I don’t like to think of myself as someone who passes down little bits of wisdom from a preschooler, but sometimes you never know where you might wind up. Two days in a row, my son had epic tantrums after we left daycare. He’s been unpredictable ever since his nursery school let out for the holidays, but these were off the charts. In a brief moment of calm the other day, I asked him why he was getting so angry–was it something that happened at daycare?
“No,” he said, “I just didn’t want to leave.”
“But you seemed so happy to go.”
“I was happy to see you, but I didn’t want to stop playing.”
So I thought about that, after we weathered yet another tantrum that night at bedtime, and I thought about how moving from one thing to another is always the trigger for him: Leaving for school, sitting down to dinner, getting out of the bathtub. You want to see a meltdown (no, I mean a meltdown–whatever you’re thinking, double that and break something), change the plan too quickly. We do all the stuff you’re supposed to do–the ten-minute warnings, telling him the schedule ahead of time, whatever, and still, some days? Forget it, Charlie.
The other night as I was falling asleep, though, I had an idea–the kid wasn’t saying goodbye properly. How can he move to the next thing if he hasn’t let go of what came before? So I decided we were going to say goodbye to everything. Yesterday, we said good bye to the car as we headed off to daycare; when I picked him up at the end of the day–after I hugged him–I made him go back and say goodbye to the kids he was playing with, not just shout over his shoulder. He said goodbye to dinner, to the water in the tub, to the day, everything. It seems remedial, like something he should have learned at age two, but maybe he didn’t. So, we’ll teach it again; we’ll teach it until he learns it, like multiplication tables. I’ll point out that yesterday we didn’t have one single struggle. (This could be rendered useless in a few hours, but just go with it for now.)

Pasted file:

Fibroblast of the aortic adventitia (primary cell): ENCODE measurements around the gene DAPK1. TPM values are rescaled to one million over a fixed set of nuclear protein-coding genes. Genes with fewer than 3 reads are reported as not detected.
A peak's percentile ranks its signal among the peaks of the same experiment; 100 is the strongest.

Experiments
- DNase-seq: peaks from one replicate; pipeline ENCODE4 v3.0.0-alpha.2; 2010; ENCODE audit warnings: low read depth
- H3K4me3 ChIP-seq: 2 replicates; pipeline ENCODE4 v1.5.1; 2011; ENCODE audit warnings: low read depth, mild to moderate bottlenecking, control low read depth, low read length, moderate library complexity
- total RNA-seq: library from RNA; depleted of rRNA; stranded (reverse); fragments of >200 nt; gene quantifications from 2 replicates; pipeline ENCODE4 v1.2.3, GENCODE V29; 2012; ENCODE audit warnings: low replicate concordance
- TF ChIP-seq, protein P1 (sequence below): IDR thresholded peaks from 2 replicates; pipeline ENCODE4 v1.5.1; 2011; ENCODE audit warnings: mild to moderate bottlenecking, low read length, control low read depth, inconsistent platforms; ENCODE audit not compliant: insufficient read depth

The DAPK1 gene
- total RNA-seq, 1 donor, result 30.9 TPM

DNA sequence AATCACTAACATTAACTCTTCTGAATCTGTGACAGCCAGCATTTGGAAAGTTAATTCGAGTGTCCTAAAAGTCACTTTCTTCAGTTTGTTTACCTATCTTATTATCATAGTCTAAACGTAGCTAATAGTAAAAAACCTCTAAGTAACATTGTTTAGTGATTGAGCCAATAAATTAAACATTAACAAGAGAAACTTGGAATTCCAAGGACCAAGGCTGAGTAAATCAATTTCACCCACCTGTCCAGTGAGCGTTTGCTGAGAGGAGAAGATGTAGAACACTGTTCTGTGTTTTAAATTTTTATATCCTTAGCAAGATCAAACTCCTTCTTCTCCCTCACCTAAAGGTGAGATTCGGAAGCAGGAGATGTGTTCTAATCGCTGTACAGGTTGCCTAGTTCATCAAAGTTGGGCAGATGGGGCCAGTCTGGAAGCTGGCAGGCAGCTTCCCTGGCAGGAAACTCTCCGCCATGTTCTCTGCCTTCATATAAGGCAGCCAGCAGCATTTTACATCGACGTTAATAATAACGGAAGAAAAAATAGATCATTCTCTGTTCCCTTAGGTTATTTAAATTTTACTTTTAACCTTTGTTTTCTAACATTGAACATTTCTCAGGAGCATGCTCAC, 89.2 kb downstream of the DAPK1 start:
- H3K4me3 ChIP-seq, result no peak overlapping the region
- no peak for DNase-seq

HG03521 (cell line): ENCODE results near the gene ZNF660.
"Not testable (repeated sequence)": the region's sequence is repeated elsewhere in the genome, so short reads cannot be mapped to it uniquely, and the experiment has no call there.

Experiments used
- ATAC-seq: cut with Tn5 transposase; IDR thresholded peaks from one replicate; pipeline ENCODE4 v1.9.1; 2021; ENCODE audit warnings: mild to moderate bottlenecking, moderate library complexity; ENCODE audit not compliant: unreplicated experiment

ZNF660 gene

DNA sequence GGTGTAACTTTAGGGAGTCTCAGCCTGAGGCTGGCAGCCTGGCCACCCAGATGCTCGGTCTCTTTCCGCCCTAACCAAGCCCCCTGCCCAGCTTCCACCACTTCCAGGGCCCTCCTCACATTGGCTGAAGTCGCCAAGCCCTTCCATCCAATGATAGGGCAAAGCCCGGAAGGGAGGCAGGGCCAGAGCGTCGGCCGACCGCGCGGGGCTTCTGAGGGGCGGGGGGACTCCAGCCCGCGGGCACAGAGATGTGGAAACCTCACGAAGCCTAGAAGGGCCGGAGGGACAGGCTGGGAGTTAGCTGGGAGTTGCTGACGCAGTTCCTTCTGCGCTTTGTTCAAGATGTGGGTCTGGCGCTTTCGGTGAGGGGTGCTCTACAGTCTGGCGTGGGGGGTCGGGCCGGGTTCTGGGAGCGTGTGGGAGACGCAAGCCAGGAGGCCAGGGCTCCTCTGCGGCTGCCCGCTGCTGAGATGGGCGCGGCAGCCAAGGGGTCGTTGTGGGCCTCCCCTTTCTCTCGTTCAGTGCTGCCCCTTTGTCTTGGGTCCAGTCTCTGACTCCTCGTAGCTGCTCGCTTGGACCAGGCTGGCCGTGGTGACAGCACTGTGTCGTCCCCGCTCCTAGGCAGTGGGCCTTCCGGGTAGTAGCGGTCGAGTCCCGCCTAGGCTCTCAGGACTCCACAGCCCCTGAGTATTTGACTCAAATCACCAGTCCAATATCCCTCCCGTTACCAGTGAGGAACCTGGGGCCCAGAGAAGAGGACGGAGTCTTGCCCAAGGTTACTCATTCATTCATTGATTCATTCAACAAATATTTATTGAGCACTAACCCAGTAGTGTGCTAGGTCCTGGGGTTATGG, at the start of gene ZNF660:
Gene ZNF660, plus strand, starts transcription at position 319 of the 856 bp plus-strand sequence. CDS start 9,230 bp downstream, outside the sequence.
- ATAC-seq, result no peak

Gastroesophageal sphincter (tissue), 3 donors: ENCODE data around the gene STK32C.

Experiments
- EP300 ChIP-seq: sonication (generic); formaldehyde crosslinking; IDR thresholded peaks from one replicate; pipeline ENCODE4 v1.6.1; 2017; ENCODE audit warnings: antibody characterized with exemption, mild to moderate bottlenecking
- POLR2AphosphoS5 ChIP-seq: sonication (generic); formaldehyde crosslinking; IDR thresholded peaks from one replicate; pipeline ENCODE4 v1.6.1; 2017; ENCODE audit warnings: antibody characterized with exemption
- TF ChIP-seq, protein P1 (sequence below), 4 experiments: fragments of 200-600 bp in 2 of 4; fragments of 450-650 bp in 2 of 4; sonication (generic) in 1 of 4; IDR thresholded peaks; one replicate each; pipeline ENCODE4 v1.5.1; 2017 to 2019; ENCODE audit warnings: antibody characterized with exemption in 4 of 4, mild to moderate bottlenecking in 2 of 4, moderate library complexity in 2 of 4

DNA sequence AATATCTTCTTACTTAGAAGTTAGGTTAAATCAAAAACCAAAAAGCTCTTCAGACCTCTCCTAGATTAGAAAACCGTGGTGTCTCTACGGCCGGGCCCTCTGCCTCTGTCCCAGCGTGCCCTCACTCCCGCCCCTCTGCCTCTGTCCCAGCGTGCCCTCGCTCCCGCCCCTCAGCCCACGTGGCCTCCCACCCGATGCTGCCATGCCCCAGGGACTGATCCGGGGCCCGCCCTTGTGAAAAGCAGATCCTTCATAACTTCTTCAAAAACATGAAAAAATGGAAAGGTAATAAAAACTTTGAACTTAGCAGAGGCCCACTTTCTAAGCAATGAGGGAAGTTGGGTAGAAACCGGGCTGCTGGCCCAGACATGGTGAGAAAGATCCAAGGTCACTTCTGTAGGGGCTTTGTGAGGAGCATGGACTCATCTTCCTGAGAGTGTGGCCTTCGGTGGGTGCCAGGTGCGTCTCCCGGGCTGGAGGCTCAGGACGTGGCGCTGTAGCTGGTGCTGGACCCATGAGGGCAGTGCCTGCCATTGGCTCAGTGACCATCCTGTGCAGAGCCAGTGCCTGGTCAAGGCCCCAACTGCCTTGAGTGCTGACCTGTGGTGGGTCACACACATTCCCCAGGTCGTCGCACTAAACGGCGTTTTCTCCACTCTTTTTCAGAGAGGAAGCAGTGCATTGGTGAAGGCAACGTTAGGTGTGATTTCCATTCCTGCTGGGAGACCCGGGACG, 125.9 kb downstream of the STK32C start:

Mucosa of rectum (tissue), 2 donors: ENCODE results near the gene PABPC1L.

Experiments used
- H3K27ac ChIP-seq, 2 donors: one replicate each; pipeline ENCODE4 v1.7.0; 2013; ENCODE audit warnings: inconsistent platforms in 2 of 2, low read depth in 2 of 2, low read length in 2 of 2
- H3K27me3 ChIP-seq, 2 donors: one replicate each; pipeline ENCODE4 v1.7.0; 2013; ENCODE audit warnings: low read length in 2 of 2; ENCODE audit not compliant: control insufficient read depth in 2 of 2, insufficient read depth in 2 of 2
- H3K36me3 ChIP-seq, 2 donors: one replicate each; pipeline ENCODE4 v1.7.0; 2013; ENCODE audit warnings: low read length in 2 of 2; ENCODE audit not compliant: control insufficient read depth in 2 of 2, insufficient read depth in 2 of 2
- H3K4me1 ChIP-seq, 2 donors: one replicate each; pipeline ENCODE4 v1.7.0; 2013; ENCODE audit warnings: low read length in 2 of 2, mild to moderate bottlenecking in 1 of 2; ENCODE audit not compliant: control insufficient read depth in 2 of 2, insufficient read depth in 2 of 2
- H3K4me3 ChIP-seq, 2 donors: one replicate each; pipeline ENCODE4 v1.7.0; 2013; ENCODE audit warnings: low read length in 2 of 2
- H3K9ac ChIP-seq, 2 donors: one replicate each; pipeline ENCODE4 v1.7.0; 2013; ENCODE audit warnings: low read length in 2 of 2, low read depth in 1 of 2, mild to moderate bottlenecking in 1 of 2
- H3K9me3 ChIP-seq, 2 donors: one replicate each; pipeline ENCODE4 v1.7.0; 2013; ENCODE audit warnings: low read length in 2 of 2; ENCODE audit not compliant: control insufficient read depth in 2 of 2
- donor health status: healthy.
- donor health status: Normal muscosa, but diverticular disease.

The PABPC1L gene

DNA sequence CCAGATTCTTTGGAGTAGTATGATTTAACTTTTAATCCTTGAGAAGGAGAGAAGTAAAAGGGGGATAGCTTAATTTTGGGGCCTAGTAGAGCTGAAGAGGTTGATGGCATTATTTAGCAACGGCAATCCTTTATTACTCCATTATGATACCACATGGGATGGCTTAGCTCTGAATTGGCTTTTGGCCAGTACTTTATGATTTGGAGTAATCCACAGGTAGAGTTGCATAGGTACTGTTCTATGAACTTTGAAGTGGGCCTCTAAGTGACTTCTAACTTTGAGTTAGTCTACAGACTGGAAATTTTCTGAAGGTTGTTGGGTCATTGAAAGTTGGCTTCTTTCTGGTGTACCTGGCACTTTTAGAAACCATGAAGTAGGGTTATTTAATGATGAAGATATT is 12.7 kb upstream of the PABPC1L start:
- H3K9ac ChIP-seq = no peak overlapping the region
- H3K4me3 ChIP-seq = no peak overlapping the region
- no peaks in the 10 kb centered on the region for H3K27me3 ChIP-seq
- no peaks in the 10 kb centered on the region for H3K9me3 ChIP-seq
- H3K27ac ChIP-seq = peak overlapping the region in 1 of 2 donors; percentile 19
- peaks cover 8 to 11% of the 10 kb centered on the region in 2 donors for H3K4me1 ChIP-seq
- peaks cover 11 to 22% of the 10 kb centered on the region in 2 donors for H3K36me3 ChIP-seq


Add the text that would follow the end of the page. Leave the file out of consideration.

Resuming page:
On this last day of a year I believe I’d like to kick to the curb and never look back at again, I’m going to take my own advice. On The Night of Two Tantrums I cleaned out my closet. Yesterday morning I either deleted or moved 3,000 emails from my work inbox until it was empty. Goodbye, ugly sweaters. Goodbye, messages that say no more than “Thanks!” or “See you then!” Hello, space. Oh, hi, clarity.
There’s a mild panic inherent with that–that fear of getting rid of the wrong thing, the fear of being left with nothing. That’s a faint but serious fear, and it’s probably one I’ve chosen not to confront fully. I’m pretty sure I’m not that good at saying goodbye. If I think about it, I’m probably someone who just lurches from thing to another and tries not to examine the potentially painful and confusing subtleties of “I was happy to see you, but I didn’t want to stop playing.” Yeah, that’s probably right. There’s evidence of my not quite getting the hang of that.
Maybe my son and I could try to learn that together, the way my dad taught himself to dive by watching my swimming lessons when I was a kid. It took some major humility for a 38 year-old man to kneel at the edge of a pool with a bunch of seven year-olds, but he did it, and he learned. So will I, then. I’ll dive, too.
A lot changed in the last year. A whole lot of ugly realities forced themselves into this house, but a lot of great things happened, too. Sometimes that was a result of the same event; sometimes the two were blessedly separate. I’m looking forward to seeing 2010 go, and while I have no real plans for the year that starts tomorrow, I’m just about ready for it. I just need to make sure I take the time to say goodbye to the one I’m leaving behind.